Bulova 1945 Military Issue

Submitted by Plurr on November 12, 2020 - 6:50pm
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Additional Information

Really love the look of this watch.  Unfortunately it does not run.  I was quoted $150-200 for service and cleaning.  Do you think that price is high?

Inside Back
Posted November 12, 2020 - 8:54pm

Thank you for posting.  I love military issued watches.   The case style seems to date from the 50's or 60's so the movement from the 40's seems out of place.  I am not sure if the military reissued movements and recased them but will let the other panel members weigh in.  I also would expect the dial to be lumed so it might be a replacement.  

Posted November 12, 2020 - 10:41pm

I think the Ord. Dept was renamed Ord. Corps in 1950, so I would date this one by the movement at 1945. I don't believe I have ever seen this case before with the "peg" lugs. It is certainly military issue and I would assume the face has been refinished. My gut feeling is it's an original with movement being an age match to the case.

I'm going with 1945 Military Issue (Generic/unknown) pending further research.

Posted November 13, 2020 - 4:19am

I agree with the dial being an oddity. Not your typical lumed military dial.

Case and movement are 100% Bulova and military era, but the dial seems very unusual.

1945 Bulova Military Issue

Geoff Baker
Posted November 13, 2020 - 9:22pm

1945 Bulova Military Issue is a good ID

I think $150 USD is high for service on a mechanical watch

Reverend Rob
Posted November 15, 2020 - 4:47pm

If I might chime in here regarding prices, and a bit of background for those wondering what it's all about. (those familiar with my rants can skip this) 

My price for mechanical service, that is a CTR, for a mechanical watch starts at $190 USD, and I am considered very low. Most of the services I do are far higher than that.

In the first place, your mainspring is a 40 dollar item, depending on the model. It should always be replaced during a CTR. Crystals can sometimes be buffed out, but you can add at least 20-30 dollars for a new one. I have tens of thousands of crystals on hand, but usually I have to order the one needed from a Material Supply House. $20 plus $10 shipping means a $30 crystal at the very least. 

What is a CTR?

Full disassembly, preliminary cleaning and inspection, followed by cleaning in a machine utilizing Industry standard cleaning fluids (A type of high flash Aliphatic naphtha). Repair and replacement of all worn or damaged parts, followed by full re-assembly with demagnetization, timing and regulation. Balance jewels are usually cleaned separately utilizing Perchlorethylene or Trichloroethylene. The same is used to clean hairsprings. There are no fewer than three types of lubricants in the barrel alone. Automatic modules require different types of lubrication, especially reversers and ball bearings. Moly is often used in Chronographs at friction points in the Chrono mechanism. Fix-O-Drop (or Epilame) is a type of oil fixative as the name suggests, and must be carefully applied to the pallet stones and cap stones of the balance, as well as any and all cap jewels in the train. I usually include case cleaning and polishing with my service.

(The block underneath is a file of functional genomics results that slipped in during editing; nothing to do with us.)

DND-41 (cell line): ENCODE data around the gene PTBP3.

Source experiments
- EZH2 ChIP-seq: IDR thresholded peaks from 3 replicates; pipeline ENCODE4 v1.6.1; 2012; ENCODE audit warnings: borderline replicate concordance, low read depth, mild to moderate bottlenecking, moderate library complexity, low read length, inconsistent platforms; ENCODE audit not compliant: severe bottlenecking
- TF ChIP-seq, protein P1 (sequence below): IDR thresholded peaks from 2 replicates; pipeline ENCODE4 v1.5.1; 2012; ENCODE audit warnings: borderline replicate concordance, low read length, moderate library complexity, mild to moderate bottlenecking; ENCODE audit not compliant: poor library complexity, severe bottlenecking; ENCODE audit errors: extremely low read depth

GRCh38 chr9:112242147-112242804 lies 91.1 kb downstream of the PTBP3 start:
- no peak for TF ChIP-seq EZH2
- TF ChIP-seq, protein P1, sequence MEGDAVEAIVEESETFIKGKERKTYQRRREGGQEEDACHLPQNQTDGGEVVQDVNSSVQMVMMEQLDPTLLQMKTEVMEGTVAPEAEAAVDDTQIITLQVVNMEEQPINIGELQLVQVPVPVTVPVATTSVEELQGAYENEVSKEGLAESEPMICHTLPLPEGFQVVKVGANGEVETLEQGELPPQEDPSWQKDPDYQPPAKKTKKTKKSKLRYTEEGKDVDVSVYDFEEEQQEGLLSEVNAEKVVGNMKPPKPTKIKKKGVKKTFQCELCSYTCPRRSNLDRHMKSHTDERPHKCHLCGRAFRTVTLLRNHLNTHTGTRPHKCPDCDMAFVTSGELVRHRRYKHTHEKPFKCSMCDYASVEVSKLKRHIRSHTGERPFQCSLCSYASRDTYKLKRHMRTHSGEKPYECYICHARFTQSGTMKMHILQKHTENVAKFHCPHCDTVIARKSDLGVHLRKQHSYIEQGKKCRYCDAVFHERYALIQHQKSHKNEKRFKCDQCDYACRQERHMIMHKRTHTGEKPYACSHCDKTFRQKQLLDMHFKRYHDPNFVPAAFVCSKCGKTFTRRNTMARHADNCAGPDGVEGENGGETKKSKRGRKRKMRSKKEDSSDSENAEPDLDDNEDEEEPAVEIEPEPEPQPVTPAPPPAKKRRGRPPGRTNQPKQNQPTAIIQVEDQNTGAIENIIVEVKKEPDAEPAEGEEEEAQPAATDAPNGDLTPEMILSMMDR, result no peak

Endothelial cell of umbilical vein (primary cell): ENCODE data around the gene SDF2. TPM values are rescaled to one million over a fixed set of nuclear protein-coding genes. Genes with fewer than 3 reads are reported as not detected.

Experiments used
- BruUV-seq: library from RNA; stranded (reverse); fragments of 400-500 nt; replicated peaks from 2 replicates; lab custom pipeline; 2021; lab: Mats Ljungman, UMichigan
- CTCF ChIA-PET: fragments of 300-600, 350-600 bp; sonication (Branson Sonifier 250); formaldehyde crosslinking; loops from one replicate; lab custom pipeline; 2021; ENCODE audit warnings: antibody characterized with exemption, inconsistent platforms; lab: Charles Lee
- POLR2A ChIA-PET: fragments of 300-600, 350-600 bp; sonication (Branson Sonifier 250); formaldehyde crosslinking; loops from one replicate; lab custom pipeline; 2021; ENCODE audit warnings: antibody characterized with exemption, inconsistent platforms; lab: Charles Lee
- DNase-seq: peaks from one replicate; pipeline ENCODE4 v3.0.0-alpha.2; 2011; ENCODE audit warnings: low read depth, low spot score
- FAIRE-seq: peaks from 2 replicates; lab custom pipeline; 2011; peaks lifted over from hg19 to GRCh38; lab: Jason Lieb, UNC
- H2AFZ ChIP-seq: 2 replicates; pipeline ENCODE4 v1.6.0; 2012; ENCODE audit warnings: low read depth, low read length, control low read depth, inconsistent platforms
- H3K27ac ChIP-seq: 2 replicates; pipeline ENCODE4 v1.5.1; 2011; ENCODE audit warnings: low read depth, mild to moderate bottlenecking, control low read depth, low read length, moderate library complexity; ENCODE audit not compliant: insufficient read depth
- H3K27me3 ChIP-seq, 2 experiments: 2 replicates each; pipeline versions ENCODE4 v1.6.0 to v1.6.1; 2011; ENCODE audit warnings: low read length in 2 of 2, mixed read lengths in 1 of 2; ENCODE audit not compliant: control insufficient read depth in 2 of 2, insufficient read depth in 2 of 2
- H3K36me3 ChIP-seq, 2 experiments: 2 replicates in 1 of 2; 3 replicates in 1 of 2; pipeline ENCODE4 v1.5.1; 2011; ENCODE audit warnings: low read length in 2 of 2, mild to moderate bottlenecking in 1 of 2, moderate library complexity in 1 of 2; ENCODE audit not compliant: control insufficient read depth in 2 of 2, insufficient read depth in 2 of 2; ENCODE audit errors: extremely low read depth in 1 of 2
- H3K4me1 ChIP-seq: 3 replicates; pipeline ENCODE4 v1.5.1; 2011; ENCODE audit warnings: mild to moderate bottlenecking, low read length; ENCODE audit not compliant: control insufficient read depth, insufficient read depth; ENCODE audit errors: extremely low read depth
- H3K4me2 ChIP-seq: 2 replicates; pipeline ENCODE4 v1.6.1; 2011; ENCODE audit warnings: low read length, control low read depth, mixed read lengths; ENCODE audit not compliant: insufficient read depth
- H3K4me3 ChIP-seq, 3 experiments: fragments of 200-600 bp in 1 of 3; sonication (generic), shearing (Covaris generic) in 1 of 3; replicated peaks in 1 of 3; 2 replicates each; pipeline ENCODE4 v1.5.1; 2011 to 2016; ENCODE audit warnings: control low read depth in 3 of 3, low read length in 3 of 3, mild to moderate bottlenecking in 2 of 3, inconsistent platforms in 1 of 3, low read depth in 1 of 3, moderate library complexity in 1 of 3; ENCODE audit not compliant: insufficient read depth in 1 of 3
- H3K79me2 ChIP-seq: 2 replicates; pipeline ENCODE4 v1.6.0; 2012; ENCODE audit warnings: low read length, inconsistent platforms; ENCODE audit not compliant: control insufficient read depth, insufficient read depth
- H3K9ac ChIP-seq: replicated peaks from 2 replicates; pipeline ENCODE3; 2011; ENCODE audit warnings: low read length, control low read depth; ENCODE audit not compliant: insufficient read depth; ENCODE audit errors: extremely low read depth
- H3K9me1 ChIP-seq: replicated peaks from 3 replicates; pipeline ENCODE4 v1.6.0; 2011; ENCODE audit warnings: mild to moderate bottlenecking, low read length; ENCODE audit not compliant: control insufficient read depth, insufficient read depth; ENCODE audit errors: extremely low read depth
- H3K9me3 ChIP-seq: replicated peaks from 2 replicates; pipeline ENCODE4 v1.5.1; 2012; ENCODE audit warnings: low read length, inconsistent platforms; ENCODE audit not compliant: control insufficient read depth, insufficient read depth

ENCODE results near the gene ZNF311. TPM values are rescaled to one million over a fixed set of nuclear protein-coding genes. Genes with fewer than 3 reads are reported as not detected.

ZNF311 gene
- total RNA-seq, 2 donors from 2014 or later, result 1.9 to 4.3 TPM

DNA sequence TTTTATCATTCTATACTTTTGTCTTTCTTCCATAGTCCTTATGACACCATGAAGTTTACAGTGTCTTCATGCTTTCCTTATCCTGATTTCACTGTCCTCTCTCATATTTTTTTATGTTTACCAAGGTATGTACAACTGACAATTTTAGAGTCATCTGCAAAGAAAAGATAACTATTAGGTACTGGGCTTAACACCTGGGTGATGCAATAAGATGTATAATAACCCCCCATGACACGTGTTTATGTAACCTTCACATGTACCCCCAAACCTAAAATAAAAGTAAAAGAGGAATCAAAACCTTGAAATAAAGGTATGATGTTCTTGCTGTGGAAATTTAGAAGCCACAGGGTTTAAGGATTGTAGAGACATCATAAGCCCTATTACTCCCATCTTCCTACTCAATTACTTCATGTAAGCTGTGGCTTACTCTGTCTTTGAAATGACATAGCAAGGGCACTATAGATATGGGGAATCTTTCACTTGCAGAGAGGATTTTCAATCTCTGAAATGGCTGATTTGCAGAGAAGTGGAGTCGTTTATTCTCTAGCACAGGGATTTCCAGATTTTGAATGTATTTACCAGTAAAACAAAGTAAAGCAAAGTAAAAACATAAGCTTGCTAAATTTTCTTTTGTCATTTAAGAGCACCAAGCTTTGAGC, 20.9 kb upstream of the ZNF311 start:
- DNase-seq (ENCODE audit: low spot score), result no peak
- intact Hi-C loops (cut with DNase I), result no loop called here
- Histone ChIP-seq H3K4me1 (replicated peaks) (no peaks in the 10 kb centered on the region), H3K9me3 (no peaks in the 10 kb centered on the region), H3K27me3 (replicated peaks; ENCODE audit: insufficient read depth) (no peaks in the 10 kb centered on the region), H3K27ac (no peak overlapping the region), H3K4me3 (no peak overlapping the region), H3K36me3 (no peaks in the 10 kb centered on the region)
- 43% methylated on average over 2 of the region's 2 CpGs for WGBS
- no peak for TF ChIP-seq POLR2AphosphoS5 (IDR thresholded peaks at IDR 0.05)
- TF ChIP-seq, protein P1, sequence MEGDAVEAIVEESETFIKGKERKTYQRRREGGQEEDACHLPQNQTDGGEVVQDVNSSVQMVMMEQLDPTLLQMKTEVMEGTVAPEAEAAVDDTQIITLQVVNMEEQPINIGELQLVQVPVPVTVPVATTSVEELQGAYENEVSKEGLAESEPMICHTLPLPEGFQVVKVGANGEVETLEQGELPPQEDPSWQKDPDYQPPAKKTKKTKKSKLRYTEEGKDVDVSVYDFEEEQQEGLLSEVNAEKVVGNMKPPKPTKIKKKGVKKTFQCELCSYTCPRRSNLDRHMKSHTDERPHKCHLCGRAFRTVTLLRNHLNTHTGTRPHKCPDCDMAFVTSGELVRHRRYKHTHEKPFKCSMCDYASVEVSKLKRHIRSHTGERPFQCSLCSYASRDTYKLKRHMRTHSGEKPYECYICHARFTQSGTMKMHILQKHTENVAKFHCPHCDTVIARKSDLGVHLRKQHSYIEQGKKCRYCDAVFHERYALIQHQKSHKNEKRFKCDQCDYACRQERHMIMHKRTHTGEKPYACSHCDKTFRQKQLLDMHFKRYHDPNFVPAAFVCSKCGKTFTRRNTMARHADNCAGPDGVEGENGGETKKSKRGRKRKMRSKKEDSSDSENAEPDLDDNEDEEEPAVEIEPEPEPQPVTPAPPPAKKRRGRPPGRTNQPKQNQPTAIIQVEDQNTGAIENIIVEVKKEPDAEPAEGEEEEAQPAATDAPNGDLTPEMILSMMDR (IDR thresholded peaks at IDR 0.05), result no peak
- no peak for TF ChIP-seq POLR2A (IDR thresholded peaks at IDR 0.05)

Hairsprings almost always need to be carefully adjusted to maximize accuracy. These are easily destroyed and modern ones can actually shatter, being made from Silicon. Our vintage Bulovas utilize the old style blue steel hairsprings for the most part, but there are also Elinvar and Nivarox ones as well. Here is a well written piece:


It costs $75,000 CHF and three years to train a watchmaker, followed by five years of apprenticeship. My store has an occupancy cost of over $2000 per month. The tools needed to kit out the shop for both watch and clock repair as well as retail sales, is well over $100,000.

I am a member of a Guild, and held to a code of ethical practices. 

There are ways to cut corners on all this, obviously, but this is considered the Industry standard. 

My store will be closing this coming Spring due to poor retail sales and high overhead, but I was constantly 18 months behind in repairs for the 10 years I was working for myself. While I was apprenticing, we were two years behind at all times. 

Posted November 17, 2020 - 4:09am

In reply to by Reverend Rob

I believe that true watchmakers such as Rob are totally under appreciated at what they do. In our throw away society and a world were it is cheaper to buy another than to have the old fixed, I feel sorry for truly skilled professionals like Rob.

My hope is that with the ever growing increase in the appreciation of fine mechanical timepieces, the skills that Rob has will once again become a necessity of life as it once was.

I cannot recommend highly enough the work that Rob does.

If you own a vintage timepiece, regardless of what you paid for it, if you plan of wearing it regularly you really should consider having it serviced every few years.